Most experts recommend this tensing-relaxing exercise be done in a certain order, and some even claim that saying the word “the” can be just as effective. Scientists call this a blocking strategy and explain that it helps the mind to stop racing.

4. Cool Your Brain

A recent study gave insomniacs caps with circulating water at cool temperatures to wear to bed. The study authors found that the caps enabled the so-called insomniacs to fall asleep just as fast as the non-insomniacs, and stay asleep for just as long, too! Scientists speculate it’s because people who have trouble sleeping have higher-than-normal activities in their brains, raising the temperature of their heads to a level not conducive for sleep.

Don’t have a special water-circulating cap? Trying dropping the temperature in your bedroom so your overall body temperature will fall.

5. Try Melatonin

Melatonin is a hormone produced naturally by your body. It’s not a drug and won’t make your eyes close all on their home, but it does help your body drift into what’s called a state of “quiet wakefulness.” If you’re having trouble falling asleep quickly at night, there’s a chance your body might not be producing enough of the chemical on its own.

Melatonin isn’t normally recommended for long-term use, but it can be used short-term to help you overcome insomnia, deal with jet lag, or get back to a regular sleep routine. Experts recommend taking it about two hours before bed, and using other good sleep practices (like a warm bath) to assist.

5 No-Fail Tips for Getting a Great Night’s Sleep

5 No-Fail Tips for Getting a Great Night’s Sleep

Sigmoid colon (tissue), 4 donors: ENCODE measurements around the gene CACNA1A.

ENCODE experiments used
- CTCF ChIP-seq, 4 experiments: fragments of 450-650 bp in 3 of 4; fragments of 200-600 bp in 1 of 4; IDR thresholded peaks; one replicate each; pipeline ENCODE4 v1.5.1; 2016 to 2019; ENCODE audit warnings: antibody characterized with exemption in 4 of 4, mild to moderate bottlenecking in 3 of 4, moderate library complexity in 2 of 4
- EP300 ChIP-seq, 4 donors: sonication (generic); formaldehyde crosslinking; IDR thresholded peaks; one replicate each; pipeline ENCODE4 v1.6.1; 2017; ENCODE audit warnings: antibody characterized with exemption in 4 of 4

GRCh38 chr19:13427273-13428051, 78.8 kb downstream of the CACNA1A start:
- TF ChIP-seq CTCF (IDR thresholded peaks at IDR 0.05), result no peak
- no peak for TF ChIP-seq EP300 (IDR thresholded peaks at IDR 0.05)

Most people will agree: there’s nothing worse than a bad night’s sleep. Whether you’re finding yourself dragging into work each morning, resorting to way too much caffeine, or threatening to chunk your alarm clock out the window, we’ve rounded up five of the smartest, most reliable ways to help you fall asleep quickly, sleep great all night, and wake up feeling rested in the morning.

1. Impose a Screen Curfew

You’re guilty of it; we’re guilty of it–it’s so easy to spend a half hour or so in bed, scrolling through your phone. More often than not, we’ve got the TV going, as well! This is bad news for our sleep health, however. Scientists tell us that watching screens before bed can make it so that we have a hard time sleeping.

With sleep deprivation side effects like heart disease, stroke, diabetes, and lack of brain function, this is nothing to play around with! If you normally sleep with your phone next to your bed, try moving it to another room, even if that means you now need to purchase a separate alarm clock. Trust us–your email will be fine until tomorrow!

2. White Noise

It sounds weird to say that you’ll sleep better by turning up the noise in your room, but it’s true! Many people report falling asleep faster and staying asleep longer by using white noise.